Boeing looking to borrow up to $10 billion because of 737-Max problems


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Boeing apparently is in discussions with several banks in an effort to secure a $10 billion loan to help it deal with the costs related to the suspension of production of the 737-Max airplane after two fatal crashes.

Boeing is in talks with banks to secure a loan of $10 billion or more, according to people familiar with the matter, as the company faces rising costs stemming from two fatal crashes of its 737 Max planes. The company has secured at least $6 billion from banks so far, the people said, and is talking to other lenders for more contributions. The total amount could rise if there is additional demand from banks, one person familiar with the matter said.

Liquidity isn’t an immediate concern, analysts have said, but the new debt shows Boeing is shoring up its finances amid the cash-sapping fallout of the two crashes — one in Indonesia in October 2018 and another in Ethiopia in March last year — that killed all 346 people aboard the two flights.

The amount Boeing is seeking to borrow is more than what some analysts were expecting. For example, Jefferies earlier this month forecast Boeing would issue $5 billion in debt this quarter.

I must emphasize that this story relies on anonymous sources, and is reported by CNBC, a division of NBC, one of today’s least reliable news sources.

More trustworthy information should become available on January 29, when Boeing makes its next earnings report.

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11 comments

  • Scott M.

    Hi Bob, there’s a Boeing-related story that just broke on Ars Technica by Eric Berger. He’s got sources saying that the Starliner’s thruster system was overstressed during the attempt to reach the ISS.

    https://arstechnica.com/science/2020/01/nasa-and-boeing-are-closely-looking-at-starliners-thruster-performance/

  • Scott M.

    Rereading the article, it’s even worse than I thought. If (stress the if) Eric’s source is correct, eight or more thrusters failed at one point and one thruster never turned it on at all.

  • Scott M: To be honest, I do not think this story is that significant. Based on what happened, the thrusters were overstressed, because the timing issue had them doing things they probably would never do.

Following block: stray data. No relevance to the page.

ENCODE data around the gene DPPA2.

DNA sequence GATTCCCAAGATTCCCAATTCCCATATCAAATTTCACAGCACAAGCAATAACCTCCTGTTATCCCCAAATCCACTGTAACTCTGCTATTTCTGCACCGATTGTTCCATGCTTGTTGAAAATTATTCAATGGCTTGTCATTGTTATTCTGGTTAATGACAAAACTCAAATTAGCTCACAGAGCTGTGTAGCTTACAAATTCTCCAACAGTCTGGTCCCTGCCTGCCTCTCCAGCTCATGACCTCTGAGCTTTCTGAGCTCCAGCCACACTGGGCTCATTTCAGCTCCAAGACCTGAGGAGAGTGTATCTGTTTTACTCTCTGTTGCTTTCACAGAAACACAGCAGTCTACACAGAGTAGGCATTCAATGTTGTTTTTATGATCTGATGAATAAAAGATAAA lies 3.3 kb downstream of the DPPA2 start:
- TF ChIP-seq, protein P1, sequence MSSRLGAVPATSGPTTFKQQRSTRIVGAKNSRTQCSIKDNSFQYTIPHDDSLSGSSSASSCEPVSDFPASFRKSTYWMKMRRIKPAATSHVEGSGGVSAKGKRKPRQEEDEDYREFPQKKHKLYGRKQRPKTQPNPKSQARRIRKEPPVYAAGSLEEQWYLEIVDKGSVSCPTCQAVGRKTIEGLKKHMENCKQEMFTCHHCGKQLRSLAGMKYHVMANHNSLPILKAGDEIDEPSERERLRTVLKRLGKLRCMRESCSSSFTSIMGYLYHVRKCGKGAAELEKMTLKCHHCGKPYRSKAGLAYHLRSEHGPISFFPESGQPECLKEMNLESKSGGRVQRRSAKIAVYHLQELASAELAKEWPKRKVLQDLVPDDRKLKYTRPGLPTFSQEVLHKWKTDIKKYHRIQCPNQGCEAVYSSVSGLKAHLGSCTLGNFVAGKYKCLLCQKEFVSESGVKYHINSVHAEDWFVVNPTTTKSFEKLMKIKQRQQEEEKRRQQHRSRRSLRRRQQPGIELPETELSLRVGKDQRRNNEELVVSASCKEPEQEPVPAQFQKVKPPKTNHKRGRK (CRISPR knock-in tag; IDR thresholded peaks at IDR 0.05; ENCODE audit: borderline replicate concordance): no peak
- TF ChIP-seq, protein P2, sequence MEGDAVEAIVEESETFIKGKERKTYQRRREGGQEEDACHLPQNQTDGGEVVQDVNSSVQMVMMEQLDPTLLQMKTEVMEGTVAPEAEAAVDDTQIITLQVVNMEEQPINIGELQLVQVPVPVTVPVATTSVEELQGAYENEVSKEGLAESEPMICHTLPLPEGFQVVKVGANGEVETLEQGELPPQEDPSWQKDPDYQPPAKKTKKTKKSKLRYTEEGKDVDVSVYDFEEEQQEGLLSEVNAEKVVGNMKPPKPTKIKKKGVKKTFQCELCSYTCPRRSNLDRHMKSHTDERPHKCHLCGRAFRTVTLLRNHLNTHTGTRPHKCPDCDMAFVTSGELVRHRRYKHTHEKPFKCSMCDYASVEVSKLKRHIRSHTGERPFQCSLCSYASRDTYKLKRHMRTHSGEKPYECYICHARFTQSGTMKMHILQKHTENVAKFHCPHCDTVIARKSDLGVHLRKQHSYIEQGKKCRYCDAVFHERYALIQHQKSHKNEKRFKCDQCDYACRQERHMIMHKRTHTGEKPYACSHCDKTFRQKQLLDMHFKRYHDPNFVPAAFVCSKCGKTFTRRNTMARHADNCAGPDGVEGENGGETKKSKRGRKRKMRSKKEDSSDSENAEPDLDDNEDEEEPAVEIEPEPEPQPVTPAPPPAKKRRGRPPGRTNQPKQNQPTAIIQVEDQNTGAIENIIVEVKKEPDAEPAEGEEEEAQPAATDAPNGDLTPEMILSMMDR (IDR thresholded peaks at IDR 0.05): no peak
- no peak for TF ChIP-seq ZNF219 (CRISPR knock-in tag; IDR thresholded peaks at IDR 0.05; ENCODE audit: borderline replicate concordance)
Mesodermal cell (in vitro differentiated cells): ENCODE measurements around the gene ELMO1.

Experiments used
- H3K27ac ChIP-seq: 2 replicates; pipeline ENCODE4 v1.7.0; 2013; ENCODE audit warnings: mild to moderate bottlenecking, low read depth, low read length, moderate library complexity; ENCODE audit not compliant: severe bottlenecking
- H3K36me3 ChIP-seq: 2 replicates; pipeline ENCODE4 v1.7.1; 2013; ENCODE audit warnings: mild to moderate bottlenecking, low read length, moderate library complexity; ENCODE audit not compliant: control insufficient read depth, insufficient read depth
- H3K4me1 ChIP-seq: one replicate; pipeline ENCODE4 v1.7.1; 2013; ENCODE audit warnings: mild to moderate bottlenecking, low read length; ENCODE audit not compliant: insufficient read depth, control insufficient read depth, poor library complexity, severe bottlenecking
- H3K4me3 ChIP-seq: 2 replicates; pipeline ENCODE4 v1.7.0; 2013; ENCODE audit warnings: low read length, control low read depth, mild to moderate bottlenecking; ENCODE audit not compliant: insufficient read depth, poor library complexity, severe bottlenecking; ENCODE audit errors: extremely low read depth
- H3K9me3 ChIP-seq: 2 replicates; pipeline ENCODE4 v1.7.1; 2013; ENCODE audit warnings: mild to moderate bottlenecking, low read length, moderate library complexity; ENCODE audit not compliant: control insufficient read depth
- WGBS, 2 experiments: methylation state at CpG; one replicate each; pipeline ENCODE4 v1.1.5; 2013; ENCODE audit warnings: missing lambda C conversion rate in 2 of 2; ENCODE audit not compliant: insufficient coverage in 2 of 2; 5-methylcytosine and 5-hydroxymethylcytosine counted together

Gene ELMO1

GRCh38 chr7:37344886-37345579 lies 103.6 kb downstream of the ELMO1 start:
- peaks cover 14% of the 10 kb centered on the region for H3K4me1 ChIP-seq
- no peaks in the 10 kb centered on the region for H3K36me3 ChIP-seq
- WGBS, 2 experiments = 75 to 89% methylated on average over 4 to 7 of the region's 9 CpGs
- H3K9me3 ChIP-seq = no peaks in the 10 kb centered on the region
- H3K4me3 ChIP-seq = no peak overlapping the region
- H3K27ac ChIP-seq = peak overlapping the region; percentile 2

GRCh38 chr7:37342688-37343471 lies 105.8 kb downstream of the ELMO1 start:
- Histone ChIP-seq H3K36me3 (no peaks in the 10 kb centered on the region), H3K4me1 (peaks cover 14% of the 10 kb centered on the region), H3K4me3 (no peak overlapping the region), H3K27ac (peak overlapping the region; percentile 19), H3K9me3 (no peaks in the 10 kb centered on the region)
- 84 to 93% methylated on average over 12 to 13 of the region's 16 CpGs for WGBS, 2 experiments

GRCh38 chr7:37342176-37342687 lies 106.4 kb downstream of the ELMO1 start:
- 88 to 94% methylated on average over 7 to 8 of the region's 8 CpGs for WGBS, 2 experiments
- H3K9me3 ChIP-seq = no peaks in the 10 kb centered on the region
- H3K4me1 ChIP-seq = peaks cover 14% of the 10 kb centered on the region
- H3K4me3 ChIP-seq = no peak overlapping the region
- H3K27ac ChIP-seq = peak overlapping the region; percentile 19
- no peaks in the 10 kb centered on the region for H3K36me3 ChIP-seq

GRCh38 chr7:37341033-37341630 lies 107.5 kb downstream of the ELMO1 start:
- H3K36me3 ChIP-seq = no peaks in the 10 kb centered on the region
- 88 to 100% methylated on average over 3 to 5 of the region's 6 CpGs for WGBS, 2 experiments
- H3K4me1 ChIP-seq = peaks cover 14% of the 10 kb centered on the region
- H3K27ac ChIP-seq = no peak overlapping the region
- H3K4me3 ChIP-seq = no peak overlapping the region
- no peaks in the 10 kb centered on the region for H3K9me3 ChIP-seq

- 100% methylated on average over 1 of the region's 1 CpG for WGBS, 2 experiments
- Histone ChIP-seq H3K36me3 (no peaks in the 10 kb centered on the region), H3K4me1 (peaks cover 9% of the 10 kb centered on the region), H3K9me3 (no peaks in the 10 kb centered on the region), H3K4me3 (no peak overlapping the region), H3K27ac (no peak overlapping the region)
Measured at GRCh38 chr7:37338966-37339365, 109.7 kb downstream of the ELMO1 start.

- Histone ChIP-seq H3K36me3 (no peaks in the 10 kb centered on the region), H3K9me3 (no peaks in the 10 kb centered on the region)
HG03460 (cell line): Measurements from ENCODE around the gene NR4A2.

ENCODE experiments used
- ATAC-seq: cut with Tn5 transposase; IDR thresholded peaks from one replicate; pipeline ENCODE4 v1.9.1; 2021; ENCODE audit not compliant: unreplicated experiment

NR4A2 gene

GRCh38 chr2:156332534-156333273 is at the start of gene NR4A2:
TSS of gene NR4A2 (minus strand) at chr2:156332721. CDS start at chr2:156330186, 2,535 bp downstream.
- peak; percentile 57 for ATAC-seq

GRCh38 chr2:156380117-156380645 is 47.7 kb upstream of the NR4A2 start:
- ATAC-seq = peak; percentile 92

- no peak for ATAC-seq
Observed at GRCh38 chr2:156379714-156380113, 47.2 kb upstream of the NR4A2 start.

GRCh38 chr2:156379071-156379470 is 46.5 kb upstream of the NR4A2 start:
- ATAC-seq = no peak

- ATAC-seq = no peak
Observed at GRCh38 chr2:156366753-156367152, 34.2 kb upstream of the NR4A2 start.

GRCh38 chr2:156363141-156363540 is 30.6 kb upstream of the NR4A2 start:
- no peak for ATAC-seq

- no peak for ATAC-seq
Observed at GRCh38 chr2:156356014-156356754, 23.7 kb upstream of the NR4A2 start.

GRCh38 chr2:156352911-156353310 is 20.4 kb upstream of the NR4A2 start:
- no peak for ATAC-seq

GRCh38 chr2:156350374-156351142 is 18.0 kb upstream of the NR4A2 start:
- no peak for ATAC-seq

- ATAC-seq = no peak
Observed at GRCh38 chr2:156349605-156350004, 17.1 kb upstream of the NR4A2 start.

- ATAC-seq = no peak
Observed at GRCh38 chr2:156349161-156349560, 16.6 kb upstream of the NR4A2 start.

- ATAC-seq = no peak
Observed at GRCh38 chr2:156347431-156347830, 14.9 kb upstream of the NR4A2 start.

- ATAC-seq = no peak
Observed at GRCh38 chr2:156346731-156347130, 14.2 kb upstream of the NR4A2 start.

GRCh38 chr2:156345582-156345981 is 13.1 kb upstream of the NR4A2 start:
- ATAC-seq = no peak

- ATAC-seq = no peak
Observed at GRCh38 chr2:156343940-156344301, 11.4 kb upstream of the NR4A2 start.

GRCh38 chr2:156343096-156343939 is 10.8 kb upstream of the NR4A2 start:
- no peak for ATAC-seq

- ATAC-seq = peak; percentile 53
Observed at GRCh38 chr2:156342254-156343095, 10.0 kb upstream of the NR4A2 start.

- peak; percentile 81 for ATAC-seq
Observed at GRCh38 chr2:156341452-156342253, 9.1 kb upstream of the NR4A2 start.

If anything, the story suggests that NASA and Boeing are just being very thorough about the investigation.

  • Kyle

    If I understand this correctly Boeing tried reusing old 737 air frame design and just slapped on larger engines to increase its range and what not, but now the plan stalls easily and is grounded for almost a year. Their new 777X also reuses an existing air frame design and they just slapped on THE LARGEST ENGINES IN HISTORY to increase its range and capacity. What could go wrong?

  • Richard M

    Based on what happened, the thrusters were overstressed, because the timing issue had them doing things they probably would never do.

    This was my initial reaction as well.

    What *is* worrisome, however, is that one thruster apparently never fired at all. They really need to thoroughly understand *why* that happened, and be sure they have a fix that works.

    My default has been “fix the timer issue, and just fly crew next time” – to not bother with another OFT. Starliner got to orbit, and got back down successfully, after all, and worse comes to worst, the crew can dock manually if they have to – they’re trained for it. But that’s been on the assumption that the investigations do not uncover additional, more fundamental problems. I’m not ready to change my mind yet – I don’t know enough to say – but these new revelations are of some concern.

  • Scott M.

    Richard M., my initial thought as well was that the thruster overstress wasn’t that big of a deal.

    But I agree that if Eric’s source is correct and one of them never turned on, then that’s a real area of concern.

  • Cotour

    The new engines provide a I think a 15% increase in efficiency, and that is a very big deal, without the adaptation or an entirely new design no one would buy the Max. And Airbus has a design that was either primarily designed to accept these new bigger more efficient bypass engines or they were easier to adapt them to their air frames because of the higher I think 1.5 foot (?) stance of the Airbus plane compared to the lower to the ground Boeing plane.

    That is why the cowling on the 737 Max is not round, it is more oval to gain more ground clearance and I believe they are pushed a bit forward. And this new configuration contributed to the plane having a new trim / balance. And in addition there is a newer control system that if you were trained in on properly there was no real problem. But if you were not, like these foreign pilots, there was.